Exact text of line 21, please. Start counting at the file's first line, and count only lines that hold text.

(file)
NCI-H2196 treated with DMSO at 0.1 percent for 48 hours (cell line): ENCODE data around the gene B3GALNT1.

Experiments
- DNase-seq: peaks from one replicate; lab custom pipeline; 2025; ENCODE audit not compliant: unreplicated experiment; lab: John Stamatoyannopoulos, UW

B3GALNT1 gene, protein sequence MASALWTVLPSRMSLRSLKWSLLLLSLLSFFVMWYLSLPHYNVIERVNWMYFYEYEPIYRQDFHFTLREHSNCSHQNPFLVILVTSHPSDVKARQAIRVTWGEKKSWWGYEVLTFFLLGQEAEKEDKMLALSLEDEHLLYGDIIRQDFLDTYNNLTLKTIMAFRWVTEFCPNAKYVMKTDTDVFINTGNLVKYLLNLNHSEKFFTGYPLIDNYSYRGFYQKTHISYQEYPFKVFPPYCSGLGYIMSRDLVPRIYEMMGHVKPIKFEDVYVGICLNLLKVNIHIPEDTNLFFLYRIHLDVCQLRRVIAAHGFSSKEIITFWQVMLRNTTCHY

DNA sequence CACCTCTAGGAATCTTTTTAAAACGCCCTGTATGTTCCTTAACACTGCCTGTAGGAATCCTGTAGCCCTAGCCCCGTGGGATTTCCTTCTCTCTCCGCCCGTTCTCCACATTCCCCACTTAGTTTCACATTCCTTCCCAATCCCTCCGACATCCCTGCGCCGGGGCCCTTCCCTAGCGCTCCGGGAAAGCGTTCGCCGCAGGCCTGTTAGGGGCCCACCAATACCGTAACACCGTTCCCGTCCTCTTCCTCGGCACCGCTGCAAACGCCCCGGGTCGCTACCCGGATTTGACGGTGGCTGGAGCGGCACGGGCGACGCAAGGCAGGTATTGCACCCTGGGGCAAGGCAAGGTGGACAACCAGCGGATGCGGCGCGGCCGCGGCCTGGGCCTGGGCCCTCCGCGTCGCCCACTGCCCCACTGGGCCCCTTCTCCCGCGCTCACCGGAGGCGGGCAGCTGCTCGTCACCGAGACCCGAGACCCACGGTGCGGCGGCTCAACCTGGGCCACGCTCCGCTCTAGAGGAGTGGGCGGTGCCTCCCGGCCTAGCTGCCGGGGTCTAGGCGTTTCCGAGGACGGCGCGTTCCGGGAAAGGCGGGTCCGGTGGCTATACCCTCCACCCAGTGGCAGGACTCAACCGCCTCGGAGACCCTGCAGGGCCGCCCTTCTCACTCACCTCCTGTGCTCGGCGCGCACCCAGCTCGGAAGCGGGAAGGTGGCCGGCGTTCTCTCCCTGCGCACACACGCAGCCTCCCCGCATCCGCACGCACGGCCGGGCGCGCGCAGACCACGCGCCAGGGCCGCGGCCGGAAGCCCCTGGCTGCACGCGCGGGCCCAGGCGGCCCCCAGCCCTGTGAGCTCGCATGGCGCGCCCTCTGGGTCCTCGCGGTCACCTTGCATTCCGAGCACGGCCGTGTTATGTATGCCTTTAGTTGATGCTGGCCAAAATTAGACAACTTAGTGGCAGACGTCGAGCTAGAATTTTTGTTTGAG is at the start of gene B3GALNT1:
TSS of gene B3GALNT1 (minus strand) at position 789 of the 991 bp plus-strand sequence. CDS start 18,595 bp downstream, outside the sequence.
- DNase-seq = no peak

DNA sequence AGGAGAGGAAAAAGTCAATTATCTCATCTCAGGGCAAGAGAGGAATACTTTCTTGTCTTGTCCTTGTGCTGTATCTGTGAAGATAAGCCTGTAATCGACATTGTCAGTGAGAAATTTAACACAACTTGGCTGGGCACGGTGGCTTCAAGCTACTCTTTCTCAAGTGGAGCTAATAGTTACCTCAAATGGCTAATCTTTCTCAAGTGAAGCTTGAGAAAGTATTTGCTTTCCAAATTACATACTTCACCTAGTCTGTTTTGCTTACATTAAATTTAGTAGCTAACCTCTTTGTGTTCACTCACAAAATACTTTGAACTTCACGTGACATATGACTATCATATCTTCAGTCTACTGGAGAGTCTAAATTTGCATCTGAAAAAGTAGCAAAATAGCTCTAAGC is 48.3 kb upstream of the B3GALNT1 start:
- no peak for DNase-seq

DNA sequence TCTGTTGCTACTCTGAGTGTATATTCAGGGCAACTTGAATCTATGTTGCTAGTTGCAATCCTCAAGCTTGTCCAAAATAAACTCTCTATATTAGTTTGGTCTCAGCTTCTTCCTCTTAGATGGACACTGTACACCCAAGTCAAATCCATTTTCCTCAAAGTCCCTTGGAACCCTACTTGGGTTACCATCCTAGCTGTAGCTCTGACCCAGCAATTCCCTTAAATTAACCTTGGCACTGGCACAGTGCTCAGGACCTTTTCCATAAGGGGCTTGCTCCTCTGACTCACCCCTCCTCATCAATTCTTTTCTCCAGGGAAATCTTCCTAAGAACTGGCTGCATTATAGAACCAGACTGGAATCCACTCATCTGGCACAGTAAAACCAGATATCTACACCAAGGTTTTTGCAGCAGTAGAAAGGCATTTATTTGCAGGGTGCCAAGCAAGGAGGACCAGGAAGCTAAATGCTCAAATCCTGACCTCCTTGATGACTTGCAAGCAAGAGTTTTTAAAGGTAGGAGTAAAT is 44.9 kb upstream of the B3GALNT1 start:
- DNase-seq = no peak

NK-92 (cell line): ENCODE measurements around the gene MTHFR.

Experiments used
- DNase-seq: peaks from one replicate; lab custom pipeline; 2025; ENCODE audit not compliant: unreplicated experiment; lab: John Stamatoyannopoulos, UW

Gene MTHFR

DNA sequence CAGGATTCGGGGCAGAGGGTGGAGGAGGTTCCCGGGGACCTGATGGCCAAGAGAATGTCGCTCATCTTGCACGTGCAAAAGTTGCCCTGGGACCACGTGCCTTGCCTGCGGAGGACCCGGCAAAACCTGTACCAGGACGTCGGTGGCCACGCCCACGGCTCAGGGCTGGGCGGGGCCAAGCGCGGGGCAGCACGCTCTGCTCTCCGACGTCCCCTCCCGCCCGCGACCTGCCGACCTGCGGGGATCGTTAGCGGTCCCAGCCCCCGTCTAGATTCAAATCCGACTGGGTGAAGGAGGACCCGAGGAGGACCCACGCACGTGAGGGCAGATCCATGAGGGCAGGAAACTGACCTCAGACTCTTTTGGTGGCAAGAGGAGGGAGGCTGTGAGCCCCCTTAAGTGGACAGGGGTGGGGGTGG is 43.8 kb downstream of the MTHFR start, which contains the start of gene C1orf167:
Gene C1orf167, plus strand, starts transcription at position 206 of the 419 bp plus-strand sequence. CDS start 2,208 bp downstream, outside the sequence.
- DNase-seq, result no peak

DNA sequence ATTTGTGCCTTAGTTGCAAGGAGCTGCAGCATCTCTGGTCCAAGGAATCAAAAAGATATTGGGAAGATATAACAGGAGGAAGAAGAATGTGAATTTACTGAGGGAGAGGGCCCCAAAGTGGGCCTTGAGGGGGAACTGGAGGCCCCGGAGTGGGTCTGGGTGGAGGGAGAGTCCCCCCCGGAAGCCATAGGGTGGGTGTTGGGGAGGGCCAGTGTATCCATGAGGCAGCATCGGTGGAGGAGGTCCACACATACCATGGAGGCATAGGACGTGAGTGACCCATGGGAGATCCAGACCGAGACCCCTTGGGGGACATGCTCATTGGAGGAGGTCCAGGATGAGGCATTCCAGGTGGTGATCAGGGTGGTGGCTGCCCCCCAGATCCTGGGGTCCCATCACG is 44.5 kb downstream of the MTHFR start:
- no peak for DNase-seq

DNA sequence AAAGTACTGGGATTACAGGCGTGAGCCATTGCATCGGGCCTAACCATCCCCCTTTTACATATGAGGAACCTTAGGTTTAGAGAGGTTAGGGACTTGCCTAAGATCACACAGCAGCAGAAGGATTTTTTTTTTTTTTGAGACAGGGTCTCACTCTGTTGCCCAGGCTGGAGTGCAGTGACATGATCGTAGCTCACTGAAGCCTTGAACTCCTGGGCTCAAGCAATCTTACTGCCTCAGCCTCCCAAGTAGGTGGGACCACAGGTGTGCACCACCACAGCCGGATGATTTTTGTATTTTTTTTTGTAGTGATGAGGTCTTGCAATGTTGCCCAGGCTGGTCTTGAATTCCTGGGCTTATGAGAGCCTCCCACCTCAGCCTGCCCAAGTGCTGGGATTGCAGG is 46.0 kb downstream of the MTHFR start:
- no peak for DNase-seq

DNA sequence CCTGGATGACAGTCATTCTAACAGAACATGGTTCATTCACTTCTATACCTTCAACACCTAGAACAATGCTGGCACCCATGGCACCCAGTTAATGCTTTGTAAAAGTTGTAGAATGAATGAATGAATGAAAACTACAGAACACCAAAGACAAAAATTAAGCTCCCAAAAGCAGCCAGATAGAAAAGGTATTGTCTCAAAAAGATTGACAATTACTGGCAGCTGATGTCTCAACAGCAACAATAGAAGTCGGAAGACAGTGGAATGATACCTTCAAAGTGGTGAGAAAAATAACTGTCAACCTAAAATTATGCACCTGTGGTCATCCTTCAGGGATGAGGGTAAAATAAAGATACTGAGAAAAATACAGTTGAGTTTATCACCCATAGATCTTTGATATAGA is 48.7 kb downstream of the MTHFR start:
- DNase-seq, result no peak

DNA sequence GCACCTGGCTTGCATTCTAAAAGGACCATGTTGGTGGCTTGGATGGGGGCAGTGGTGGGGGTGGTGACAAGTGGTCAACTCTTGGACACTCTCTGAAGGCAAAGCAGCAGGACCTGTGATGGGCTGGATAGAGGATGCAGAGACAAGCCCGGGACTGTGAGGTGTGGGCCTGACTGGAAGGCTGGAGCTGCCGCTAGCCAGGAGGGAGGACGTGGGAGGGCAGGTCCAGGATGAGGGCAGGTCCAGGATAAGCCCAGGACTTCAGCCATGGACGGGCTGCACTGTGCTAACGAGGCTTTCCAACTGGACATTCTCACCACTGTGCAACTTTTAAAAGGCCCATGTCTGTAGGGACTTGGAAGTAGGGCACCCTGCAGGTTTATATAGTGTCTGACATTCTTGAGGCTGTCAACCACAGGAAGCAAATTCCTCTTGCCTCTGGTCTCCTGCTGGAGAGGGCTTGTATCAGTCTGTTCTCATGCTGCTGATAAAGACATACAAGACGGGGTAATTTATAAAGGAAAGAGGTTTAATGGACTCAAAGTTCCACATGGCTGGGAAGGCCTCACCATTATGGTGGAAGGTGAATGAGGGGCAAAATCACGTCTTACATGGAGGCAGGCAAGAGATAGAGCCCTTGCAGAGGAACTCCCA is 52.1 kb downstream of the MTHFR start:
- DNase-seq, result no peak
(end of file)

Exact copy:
DNA sequence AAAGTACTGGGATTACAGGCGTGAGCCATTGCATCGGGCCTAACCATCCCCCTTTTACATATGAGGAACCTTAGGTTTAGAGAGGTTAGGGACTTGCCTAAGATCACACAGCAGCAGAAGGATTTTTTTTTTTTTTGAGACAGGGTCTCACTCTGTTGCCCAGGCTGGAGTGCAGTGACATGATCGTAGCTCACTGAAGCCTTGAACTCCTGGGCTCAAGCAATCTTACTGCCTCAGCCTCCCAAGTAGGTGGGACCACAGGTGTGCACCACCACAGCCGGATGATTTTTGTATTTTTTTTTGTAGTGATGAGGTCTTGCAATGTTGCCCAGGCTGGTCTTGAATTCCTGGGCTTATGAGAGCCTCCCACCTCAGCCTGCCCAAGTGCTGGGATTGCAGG is 46.0 kb downstream of the MTHFR start: